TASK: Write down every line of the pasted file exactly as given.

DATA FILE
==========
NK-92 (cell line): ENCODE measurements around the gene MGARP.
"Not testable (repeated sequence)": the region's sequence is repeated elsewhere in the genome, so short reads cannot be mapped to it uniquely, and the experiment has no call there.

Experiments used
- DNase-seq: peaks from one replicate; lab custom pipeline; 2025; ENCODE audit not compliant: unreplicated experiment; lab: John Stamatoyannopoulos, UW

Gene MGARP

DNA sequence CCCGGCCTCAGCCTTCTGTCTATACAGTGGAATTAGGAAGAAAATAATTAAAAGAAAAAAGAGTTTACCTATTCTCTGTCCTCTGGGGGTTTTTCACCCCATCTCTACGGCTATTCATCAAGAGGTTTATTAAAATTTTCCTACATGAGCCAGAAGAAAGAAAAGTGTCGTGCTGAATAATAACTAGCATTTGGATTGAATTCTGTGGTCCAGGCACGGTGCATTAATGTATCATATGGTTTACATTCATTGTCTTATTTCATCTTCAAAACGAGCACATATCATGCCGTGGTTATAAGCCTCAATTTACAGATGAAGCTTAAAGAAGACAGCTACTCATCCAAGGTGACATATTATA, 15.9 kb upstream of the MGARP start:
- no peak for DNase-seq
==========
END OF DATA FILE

NK-92 (cell line): ENCODE measurements around the gene MGARP.
"Not testable (repeated sequence)": the region's sequence is repeated elsewhere in the genome, so short reads cannot be mapped to it uniquely, and the experiment has no call there.

Experiments used
- DNase-seq: peaks from one replicate; lab custom pipeline; 2025; ENCODE audit not compliant: unreplicated experiment; lab: John Stamatoyannopoulos, UW

Gene MGARP

DNA sequence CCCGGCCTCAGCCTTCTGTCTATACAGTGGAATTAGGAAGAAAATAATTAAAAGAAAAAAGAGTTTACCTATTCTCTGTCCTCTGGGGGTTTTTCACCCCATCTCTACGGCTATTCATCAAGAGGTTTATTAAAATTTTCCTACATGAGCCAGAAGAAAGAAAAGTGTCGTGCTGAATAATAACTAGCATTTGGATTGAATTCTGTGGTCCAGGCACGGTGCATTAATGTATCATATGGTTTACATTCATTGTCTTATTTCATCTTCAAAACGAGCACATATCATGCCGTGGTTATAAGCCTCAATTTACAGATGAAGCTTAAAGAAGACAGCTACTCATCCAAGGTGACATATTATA, 15.9 kb upstream of the MGARP start:
- no peak for DNase-seq